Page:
This rose-bush, by a strange chance, has been kept alive in history; but whether it had merely survived out of the stern old wilderness, so long after the fall of the gigantic pines and oaks that originally overshadowed it,—or whether, as there is fair authority for believing, it had sprung up under the footsteps of the sainted Ann Hutchinson, as she entered the prison-door,
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At vero eos et accusamus et iusto odio dignissimos ducimus qui blanditiis praesentium voluptatum deleniti atque corrupti quos dolores et quas molestias excepturi sint occaecati cupiditate non provident, similique sunt in culpa qui officia deserunt mollitia animi, id est laborum et dolorum fuga.
Et harum quidem rerum facilis est et expedita distinctio. Nam libero tempore, cum soluta nobis est eligendi optio cumque nihil impedit quo minus id quod maxime placeat facere possimus, omnis voluptas assumenda est, omnis dolor repellendus.
Itaque earum rerum hic tenetur a sapiente delectus, ut aut reiciendis voluptatibus maiores alias consequatur aut perferendis doloribus asperiores repellat.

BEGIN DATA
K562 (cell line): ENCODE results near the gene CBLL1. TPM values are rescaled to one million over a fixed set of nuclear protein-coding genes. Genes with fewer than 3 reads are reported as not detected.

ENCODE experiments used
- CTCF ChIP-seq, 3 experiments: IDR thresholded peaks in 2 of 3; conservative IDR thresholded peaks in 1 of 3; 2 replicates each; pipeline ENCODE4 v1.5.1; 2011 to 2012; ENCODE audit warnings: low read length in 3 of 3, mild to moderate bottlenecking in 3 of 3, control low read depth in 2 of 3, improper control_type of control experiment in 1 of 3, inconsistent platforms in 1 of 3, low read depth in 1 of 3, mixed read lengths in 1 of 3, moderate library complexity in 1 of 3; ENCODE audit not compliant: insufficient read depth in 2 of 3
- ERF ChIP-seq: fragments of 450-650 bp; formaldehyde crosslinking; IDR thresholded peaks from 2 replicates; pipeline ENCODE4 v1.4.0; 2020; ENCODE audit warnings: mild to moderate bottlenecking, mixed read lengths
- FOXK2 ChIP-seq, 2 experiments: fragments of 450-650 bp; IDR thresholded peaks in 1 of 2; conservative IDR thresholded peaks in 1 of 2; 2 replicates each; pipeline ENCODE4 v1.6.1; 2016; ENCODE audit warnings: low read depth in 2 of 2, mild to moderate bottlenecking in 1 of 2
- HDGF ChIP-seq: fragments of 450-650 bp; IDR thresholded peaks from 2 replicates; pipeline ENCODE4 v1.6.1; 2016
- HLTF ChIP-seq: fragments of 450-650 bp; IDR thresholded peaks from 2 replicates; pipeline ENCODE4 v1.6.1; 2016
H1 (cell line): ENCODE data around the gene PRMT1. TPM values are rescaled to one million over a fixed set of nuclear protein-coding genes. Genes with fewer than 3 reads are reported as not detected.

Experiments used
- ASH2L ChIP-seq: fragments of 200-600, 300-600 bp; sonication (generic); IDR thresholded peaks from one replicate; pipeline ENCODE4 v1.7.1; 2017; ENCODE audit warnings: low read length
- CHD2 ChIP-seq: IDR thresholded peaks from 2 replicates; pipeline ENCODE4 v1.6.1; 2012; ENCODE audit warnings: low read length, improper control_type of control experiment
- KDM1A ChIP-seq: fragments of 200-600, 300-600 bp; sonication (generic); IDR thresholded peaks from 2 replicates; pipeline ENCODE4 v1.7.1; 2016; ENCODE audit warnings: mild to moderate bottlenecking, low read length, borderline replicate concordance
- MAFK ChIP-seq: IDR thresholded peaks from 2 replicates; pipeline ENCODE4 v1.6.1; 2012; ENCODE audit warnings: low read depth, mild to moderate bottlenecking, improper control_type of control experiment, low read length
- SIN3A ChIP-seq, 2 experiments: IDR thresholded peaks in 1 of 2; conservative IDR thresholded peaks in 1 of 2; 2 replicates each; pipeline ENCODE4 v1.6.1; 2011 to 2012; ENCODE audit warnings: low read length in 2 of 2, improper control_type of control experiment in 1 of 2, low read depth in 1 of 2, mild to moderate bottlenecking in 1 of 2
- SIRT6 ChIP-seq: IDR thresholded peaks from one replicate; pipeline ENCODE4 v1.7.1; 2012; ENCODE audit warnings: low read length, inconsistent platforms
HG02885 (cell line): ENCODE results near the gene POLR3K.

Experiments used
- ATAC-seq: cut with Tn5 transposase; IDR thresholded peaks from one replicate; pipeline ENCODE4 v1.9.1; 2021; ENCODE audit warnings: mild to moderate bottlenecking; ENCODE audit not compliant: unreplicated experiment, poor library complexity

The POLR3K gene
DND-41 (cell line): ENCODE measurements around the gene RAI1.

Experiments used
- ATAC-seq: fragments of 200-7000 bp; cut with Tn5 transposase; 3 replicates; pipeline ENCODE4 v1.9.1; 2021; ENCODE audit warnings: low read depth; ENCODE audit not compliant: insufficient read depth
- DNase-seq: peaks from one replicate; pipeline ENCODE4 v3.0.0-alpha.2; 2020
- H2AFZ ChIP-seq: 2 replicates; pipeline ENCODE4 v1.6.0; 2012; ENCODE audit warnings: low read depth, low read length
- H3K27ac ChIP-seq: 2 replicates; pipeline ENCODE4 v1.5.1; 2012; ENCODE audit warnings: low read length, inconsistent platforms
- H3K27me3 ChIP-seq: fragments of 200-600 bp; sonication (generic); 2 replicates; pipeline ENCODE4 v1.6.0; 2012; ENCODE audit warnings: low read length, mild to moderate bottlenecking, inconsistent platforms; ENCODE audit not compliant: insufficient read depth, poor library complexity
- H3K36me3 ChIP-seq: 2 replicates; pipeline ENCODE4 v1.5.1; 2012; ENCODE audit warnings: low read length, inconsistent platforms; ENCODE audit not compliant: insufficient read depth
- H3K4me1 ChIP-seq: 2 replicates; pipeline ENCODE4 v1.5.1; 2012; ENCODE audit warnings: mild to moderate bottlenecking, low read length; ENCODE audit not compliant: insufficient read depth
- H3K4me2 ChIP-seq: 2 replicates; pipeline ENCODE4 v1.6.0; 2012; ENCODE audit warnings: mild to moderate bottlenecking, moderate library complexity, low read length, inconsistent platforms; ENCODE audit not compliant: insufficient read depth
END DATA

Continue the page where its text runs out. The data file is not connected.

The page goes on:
—we shall not take upon us to determine. Finding it so directly on the threshold of our narrative, which is now about to issue from that inauspicious portal, we could hardly do otherwise than pluck one of its flowers and present it to the reader. It may serve, let us hope, to symbolize some sweet moral blossom, that may be found along the track, or relieve the darkening close of a tale of human frailty and sorrow.
Excerpt from The Scarlet Letter by Nathaniel Hawthorne)
The symbolism of the author plucking the rose and offering it to the reader is a device to
have the reader feel connected to the narrator and the story.
hint to the reader that the story will be sweet and “rosy.”
indicate that the reader should feel the author is giving a gift.
show the reader that the rose is extremely sweet and beautiful.